Criticism of Sweden’s ‘relaxed approach’ to the coronavirus pandemic mounts as 22 of its own experts slam the country’s strategy

Sweden has come under mounting fire for its ‘relaxed approach’ to the coronavirus pandemic as the death toll tops 1,000.

IN addition to international press, 22 researchers from its capital Stockholm – where more than half of the Covid-19 fatalities have occurred – have publicly criticised the government’s strategy and called on politicians to make changes.

In an article published today in Dagens Nyheter, the scientists from top Swedish universities and research institutes, slam the Swedish Public Health Agency, and urge “elected politicians” to take “swift and radical” action.

Sweden’s Covid-19 death toll now stands at 1,033, according to its health authority following an increase of 114 in the past 24 hours.

The authority has also confirmed 11,445 people have tested positive, with 915 being or having been treated in ICU.

In the opinion piece, the 22 experts say the health agency has claimed on four separate occasions that the spread of infection has levelled out, despite the figures indicating otherwise.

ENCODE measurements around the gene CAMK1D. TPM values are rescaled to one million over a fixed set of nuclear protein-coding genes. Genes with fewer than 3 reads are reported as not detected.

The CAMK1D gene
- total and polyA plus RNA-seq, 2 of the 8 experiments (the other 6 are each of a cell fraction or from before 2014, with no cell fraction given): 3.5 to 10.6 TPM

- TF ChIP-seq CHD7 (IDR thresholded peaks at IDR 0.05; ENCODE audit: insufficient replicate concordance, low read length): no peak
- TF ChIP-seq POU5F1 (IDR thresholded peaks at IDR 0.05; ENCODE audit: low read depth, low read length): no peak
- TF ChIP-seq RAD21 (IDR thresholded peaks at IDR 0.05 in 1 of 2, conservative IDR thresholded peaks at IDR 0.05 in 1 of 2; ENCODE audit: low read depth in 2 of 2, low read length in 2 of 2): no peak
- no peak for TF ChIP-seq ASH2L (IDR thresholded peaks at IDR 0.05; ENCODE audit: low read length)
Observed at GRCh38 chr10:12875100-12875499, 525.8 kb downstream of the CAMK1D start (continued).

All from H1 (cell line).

Schools remain open and life appears to continuing as normal, with the exception of major public events being postponed and university buildings being closed.

Rather than imposing outright lockdown orders implemented elsewhere in Europe to try to combat the spread of the virus, Sweden is instead calling on citizens to take responsibility and follow social distancing guidelines.

The researchers have hit out at this soft approach, pointing out: “So in Sweden, more than 10 times as many people are dying than in our neighbouring country Finland,” where a number of stricter measures have been put in place.

Finland has almost half the population of Sweden’s 10.2 million, and as of this afternoon has recorded 64 deaths, 3,161 infections with 300 recoveries. All restaurants and schools have been closed.

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Tara Rippin

Tara Rippin is a reporter for Spain’s largest English-speaking newspaper, Euro Weekly News, and is responsible for the Costa Blanca region.
She has been in journalism for more than 20 years, having worked for local newspapers in the Midlands, UK, before relocating to Spain in 1990.
Since arriving, the mother-of-one has made her home on the Costa Blanca, while spending 18 months at the EWN head office in Fuengirola on the Costa del Sol.
She loves being part of a community that has a wonderful expat and Spanish mix, and strives to bring the latest and most relevant news to EWN’s loyal and valued readers.

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